College & Workforce Readiness

The Challenge of Creating Schools That ‘Work for Everybody’

By Catherine Gewertz — March 21, 2017 11 min read
Wheaton North High School students stream through the commons area during lunchtime earlier this month.
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When the bell rings at Wheaton North High School, a river of white students flows into Advanced Placement classrooms. A trickle of brown and black students joins them. But mostly, the Latino, African-American, and Asian teenagers file into lower-rung classes.

In this way, Wheaton North is like thousands of other high schools across the country, replicating along its polished hallways the inequities that mark the daily lives of minority and low-income students beyond the school’s big glass doors. Studies show, in fact, that achievement gaps within schools can be greater than those from school to school.

And, like many schools nationwide, Wheaton North is trying hard to rewire the machinery that perpetuates those inequities. It’s making progress, but entrenched patterns persist.

“We’re trying to make this school work for everybody,” said Matt Biscan, who’s in his third year as principal at Wheaton North. “What that means, exactly, we’re figuring out as we go.”

About This Series

Hidden Inequities: An Education Week Analysis

Educators and the public are aware that achievement gaps often separate students of color from their higher-achieving white peers and leave low-income students lagging behind their better-off peers. Less obvious are the mechanisms and circumstances that contribute to those academic differences—often within a single school.

This article is the first of a series intended to shed light on the “hidden inequities” that keep education from reaching the goal of leveling the playing field for all students.

Each installment is being produced by Education Week staff writers working in collaboration with the Education Week Research Center.

For this first installment, the research center mined national data to pinpoint high-achieving schools—Wheaton North High School ranks in the top 20 percent nationwide for its high participation rate in Advanced Placement classes—that also have race- and income-based disparities in who takes those classes.

Future installments will continue to draw on data analyses to examine:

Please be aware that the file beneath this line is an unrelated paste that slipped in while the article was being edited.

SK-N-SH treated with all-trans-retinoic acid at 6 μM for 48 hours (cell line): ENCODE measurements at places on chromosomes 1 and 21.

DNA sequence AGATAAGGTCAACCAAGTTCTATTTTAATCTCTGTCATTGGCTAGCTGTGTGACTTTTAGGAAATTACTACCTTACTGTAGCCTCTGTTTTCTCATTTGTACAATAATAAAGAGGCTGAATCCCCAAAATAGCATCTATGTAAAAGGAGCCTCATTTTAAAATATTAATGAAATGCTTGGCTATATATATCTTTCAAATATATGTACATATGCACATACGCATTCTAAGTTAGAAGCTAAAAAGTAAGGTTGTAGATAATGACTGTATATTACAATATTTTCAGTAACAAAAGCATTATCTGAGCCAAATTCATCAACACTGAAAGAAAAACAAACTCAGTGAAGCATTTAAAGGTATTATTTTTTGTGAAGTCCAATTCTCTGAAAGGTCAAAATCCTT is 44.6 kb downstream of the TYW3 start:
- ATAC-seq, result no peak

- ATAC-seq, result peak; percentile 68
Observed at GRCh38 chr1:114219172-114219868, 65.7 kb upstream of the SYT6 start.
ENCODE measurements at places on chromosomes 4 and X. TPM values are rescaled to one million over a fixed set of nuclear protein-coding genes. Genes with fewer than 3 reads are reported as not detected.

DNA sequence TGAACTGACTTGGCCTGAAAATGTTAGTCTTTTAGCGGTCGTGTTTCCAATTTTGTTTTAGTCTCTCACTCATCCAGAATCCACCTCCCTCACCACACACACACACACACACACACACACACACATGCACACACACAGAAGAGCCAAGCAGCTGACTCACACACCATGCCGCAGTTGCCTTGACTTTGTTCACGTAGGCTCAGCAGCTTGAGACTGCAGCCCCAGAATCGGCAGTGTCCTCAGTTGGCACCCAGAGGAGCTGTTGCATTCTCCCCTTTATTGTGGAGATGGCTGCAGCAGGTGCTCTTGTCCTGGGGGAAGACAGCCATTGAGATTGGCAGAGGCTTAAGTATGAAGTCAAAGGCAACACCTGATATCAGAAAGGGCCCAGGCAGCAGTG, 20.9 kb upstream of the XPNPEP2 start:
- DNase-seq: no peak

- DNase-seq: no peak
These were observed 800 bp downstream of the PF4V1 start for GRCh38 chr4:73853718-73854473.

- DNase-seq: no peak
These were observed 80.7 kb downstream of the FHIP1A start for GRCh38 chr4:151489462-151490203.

• How parents and donors effectively—and sometimes unwittingly—tip the educational equity scales in public schools through private contributions and advocacy (April);
  • District-to-district disparities in disciplinary practices used with special education students (May) and;
  • School closings and high student-mobility rates, their impact on educational quality, and their disparate effects on different school communities (June).

Click here to read the full series.

One thing it means is a big push to open the doors of AP classrooms to everyone, not just the white, affluent students who disproportionately fill those chairs. That work is complex, slow-moving, and far from finished.

At tables in the sunny lunchtime commons, brown, black, and white students offer many stories of counselors and teachers who encourage them to try higher-level classes. But that sense of freedom and support isn’t universal.

“They don’t treat people the same,” said an African-American girl who declined to give her name, even though she takes AP classes.

“They kind of size you up, like if they think you’re going to a four-year college, they’re like, ‘AP’s hard, but keep trying.’ If they think you’re maybe just going to community college, it’s more like, ‘Sure, if AP’s too hard, don’t do it.’ ”

Three white boys eating lunch nearby said their 8th grade teachers suggested that they try AP classes, but since they’ve been at Wheaton North, no one has mentioned it. Instead, they’re taking classes that are mostly in the school’s lowest tier of rigor.

Axel Muro had a different experience. The child of Mexican immigrants, the 16-year-old said he earned good grades in the least difficult tier of classes and decided to try an AP history class at his teacher’s suggestion.

Even with a special school-provided summer course for support, though, it proved too tough, and Muro dropped out after one semester. “They expect you to do it all on your own, and it was, like, so much reading, I couldn’t do it,” he said. A half-dozen of his friends have done the same, he said.

Those kinds of stories make Biscan grind his teeth. As the principal, he’s leading the push to change long-standing patterns that have sifted and sorted these 2,100 students’ opportunities by race, income, and family background.

He’s leading that drive in a predominantly white, affluent Chicago suburb known for its churches and civility, where immigrants from Burma, Mexico, and Iran are expanding the notion of community daily.

In a high school that’s one of America’s best, according to national magazines, but where students from the humble brick apartment buildings south of the railroad tracks often feel out of place in advanced classes. A school where the nearly all-white teaching staff politely sidesteps conversations about racial equity, even as they try to build an academic playing field where all students can win.

Junior De’Quan Ramsey, left, works with classmate Amina Mohamed in a co-taught U.S. Government and Civics class at Wheaton. The co-teaching system provides extra support for students who need it in lower-tier, college-prep classes.

Beneath the Surface